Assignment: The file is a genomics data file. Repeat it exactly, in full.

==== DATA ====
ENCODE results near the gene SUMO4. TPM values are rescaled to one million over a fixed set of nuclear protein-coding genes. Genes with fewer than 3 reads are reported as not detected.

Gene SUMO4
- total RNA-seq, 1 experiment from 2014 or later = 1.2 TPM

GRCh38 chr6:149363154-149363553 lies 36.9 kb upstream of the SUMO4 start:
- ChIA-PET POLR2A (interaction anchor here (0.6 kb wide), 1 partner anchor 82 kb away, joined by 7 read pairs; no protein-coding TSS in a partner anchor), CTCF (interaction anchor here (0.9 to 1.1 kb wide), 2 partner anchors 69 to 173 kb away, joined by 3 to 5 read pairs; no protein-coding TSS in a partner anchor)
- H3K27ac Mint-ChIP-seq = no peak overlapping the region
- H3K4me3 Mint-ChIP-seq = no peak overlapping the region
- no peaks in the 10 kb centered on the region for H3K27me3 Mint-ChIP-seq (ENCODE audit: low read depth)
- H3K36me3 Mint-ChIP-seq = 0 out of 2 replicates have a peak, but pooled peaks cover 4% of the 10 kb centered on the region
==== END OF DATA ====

ENCODE results near the gene SUMO4. TPM values are rescaled to one million over a fixed set of nuclear protein-coding genes. Genes with fewer than 3 reads are reported as not detected.

Gene SUMO4
- total RNA-seq, 1 experiment from 2014 or later = 1.2 TPM

GRCh38 chr6:149363154-149363553 lies 36.9 kb upstream of the SUMO4 start:
- ChIA-PET POLR2A (interaction anchor here (0.6 kb wide), 1 partner anchor 82 kb away, joined by 7 read pairs; no protein-coding TSS in a partner anchor), CTCF (interaction anchor here (0.9 to 1.1 kb wide), 2 partner anchors 69 to 173 kb away, joined by 3 to 5 read pairs; no protein-coding TSS in a partner anchor)
- H3K27ac Mint-ChIP-seq = no peak overlapping the region
- H3K4me3 Mint-ChIP-seq = no peak overlapping the region
- no peaks in the 10 kb centered on the region for H3K27me3 Mint-ChIP-seq (ENCODE audit: low read depth)
- H3K36me3 Mint-ChIP-seq = 0 out of 2 replicates have a peak, but pooled peaks cover 4% of the 10 kb centered on the region